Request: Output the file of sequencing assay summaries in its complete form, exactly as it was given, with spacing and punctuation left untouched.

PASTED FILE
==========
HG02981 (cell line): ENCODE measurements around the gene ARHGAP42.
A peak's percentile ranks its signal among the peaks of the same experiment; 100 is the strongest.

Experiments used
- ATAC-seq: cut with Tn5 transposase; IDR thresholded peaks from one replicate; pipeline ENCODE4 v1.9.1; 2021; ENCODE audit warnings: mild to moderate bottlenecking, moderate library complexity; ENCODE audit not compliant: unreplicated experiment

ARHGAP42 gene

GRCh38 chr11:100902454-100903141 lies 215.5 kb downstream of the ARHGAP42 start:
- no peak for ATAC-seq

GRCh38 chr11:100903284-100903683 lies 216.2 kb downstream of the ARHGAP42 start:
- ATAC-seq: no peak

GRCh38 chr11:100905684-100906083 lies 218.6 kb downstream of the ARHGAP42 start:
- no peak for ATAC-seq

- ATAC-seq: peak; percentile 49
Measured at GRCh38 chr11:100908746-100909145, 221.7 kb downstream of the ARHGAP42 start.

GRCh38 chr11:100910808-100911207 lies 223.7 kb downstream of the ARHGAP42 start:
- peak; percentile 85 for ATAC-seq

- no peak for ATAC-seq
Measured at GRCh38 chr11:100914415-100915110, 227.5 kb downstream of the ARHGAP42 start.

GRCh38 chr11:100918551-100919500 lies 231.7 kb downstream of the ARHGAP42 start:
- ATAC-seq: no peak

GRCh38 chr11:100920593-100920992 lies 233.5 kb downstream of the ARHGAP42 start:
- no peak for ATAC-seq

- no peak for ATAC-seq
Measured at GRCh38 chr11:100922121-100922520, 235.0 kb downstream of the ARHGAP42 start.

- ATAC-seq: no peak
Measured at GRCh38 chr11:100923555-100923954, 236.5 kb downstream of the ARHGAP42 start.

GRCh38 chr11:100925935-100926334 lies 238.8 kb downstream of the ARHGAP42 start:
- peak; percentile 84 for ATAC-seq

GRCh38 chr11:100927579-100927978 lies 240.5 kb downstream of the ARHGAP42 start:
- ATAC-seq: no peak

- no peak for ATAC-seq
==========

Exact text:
HG02981 (cell line): ENCODE measurements around the gene ARHGAP42.
A peak's percentile ranks its signal among the peaks of the same experiment; 100 is the strongest.

Experiments used
- ATAC-seq: cut with Tn5 transposase; IDR thresholded peaks from one replicate; pipeline ENCODE4 v1.9.1; 2021; ENCODE audit warnings: mild to moderate bottlenecking, moderate library complexity; ENCODE audit not compliant: unreplicated experiment

ARHGAP42 gene

GRCh38 chr11:100902454-100903141 lies 215.5 kb downstream of the ARHGAP42 start:
- no peak for ATAC-seq

GRCh38 chr11:100903284-100903683 lies 216.2 kb downstream of the ARHGAP42 start:
- ATAC-seq: no peak

GRCh38 chr11:100905684-100906083 lies 218.6 kb downstream of the ARHGAP42 start:
- no peak for ATAC-seq

- ATAC-seq: peak; percentile 49
Measured at GRCh38 chr11:100908746-100909145, 221.7 kb downstream of the ARHGAP42 start.

GRCh38 chr11:100910808-100911207 lies 223.7 kb downstream of the ARHGAP42 start:
- peak; percentile 85 for ATAC-seq

- no peak for ATAC-seq
Measured at GRCh38 chr11:100914415-100915110, 227.5 kb downstream of the ARHGAP42 start.

GRCh38 chr11:100918551-100919500 lies 231.7 kb downstream of the ARHGAP42 start:
- ATAC-seq: no peak

GRCh38 chr11:100920593-100920992 lies 233.5 kb downstream of the ARHGAP42 start:
- no peak for ATAC-seq

- no peak for ATAC-seq
Measured at GRCh38 chr11:100922121-100922520, 235.0 kb downstream of the ARHGAP42 start.

- ATAC-seq: no peak
Measured at GRCh38 chr11:100923555-100923954, 236.5 kb downstream of the ARHGAP42 start.

GRCh38 chr11:100925935-100926334 lies 238.8 kb downstream of the ARHGAP42 start:
- peak; percentile 84 for ATAC-seq

GRCh38 chr11:100927579-100927978 lies 240.5 kb downstream of the ARHGAP42 start:
- ATAC-seq: no peak

- no peak for ATAC-seq